So I just thought I'd check in real quick with those four people that actually keep up with the goings on of this blog (a number which includes me), and for those who might stumble upon it via my main site, In Review Online. Basically, as the little bio to the right suggests, I intend to use this blog as a forum in which to post my work for various outlets (mostly InRO). That includes film reviews, music reviews, and some commentary regarding both mediums. As well as random shit (like that post on Ryan Gosling's new band) if I so choose. (Note: I can change this guideline later if I desire, so if you see some stuff on here that doesn't fall into these categories, deal with it.) I'll also try, but will not commit, to posting a recap of my week on this blog, every Wednesday or so. We'll see.

First thing worth a mention is that I started a new writing gig for the burgeoning website Blog Critics (.org), as one of their contributing writers. So far I've submitted about 6 or so film/music reviews for publishing (most are up now). They're deal, basically, is that I can post stuff I submit to them in other areas (like here or on InRO) as long as they get it first-- which, consequently, is why my review of Laurent Cantet's "The Class" has been delayed longer than I expected it would be (it should show up here and on InRO in the next couple days). More than anything, BC will serve as yet another outlet in which to get my writing out there, and to promote InRO (my name links back to the site, which is pretty awesome exposure).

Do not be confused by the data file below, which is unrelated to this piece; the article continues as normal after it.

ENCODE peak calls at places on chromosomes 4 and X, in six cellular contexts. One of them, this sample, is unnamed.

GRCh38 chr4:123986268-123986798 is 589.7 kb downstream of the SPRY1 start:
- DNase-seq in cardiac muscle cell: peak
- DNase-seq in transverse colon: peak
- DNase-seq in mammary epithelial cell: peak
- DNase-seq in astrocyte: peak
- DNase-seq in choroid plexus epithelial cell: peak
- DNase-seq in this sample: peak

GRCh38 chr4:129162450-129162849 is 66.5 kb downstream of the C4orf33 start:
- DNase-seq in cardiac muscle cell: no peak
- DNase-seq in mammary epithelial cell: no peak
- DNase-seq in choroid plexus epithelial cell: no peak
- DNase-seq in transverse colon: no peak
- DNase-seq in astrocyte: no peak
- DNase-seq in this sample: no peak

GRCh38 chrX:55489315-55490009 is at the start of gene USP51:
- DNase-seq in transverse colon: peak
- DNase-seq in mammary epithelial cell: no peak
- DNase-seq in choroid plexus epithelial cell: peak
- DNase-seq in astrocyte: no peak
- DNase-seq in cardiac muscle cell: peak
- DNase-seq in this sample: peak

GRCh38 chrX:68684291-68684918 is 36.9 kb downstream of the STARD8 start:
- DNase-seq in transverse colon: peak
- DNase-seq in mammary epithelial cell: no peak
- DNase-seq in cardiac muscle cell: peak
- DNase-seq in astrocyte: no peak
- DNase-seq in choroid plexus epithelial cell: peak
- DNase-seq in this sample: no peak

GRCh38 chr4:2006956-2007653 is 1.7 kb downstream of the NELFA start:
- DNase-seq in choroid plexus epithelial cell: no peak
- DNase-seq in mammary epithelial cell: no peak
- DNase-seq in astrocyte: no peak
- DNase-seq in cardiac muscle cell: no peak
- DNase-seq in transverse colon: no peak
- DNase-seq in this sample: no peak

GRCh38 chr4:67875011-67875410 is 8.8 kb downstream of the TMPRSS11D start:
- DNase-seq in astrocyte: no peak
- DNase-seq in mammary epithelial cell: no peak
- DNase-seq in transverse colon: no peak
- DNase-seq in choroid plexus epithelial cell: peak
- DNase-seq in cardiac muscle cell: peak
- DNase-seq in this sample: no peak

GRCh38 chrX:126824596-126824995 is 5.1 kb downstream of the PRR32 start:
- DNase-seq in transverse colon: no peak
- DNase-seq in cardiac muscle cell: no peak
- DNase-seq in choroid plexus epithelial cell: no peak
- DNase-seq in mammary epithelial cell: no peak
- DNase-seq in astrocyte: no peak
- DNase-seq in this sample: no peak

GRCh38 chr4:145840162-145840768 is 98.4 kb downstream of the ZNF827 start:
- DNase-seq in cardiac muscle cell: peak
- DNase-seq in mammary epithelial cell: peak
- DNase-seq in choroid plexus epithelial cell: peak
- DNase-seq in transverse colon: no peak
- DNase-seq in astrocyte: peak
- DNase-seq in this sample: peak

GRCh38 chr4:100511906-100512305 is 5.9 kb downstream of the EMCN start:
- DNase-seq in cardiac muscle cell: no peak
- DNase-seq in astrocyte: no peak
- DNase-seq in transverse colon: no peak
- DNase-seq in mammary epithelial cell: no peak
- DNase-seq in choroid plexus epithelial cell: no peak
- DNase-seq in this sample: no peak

Same goes for this other proposition I've been offered. Well, I guess it's more like an affiliation. The social networking site MoovieLive has offered to feature select reviews off InRO as "Editorial Reviews" (so alongside Amazon and other big names like that, which is pretty swell). I only just got the email about that yesterday though, so it's all still in the planning stages; I'll keep you posted on its progression.

I'd also like to point out (as it is oh so important) that InRO now has a Twitter page, and that myself and InRO Music Editor Jordan Cronk have been tweeting (term?) up a storm about all sorts of things. I've also added a Twitter feed to the InRO homepage, and will probably do the same with this blog relatively soon. I encourage anyone who uses Twitter to please "follow" us (you'll know what that means), as perhaps someday one of us may say something marginally witty or topical, and you definitely don't want to miss that.

Lastly, I'd just like to talk up Counter Clash, my upcoming project with former AIR-ONLINE Editor Ivan DeWilde. Counter Clash is to be a site that critiques, in a sort of tongue-in-cheek manner, various forms of "counter culture" (anime, games, manga, cult films, comics, other websites, etc). Some of the other InRO staffers may get involved with this project too, which will basically fuel our collective tendencies toward odd hobbies and interests we don't usually brag about. It may be a total catastrophe of an idea or it may end up being a lot of fun, who the hell knows. Just know that, either way, Counter Clash is coming! (probably late April)

Oh, and I changed the layout of this blog. Look better? Good, then you know the reason.

That's all for now. I'll check in again next week some time, if you care; and if not, why did you just read this?

Reviews for the week of Wed. the 4th to the 11th of February: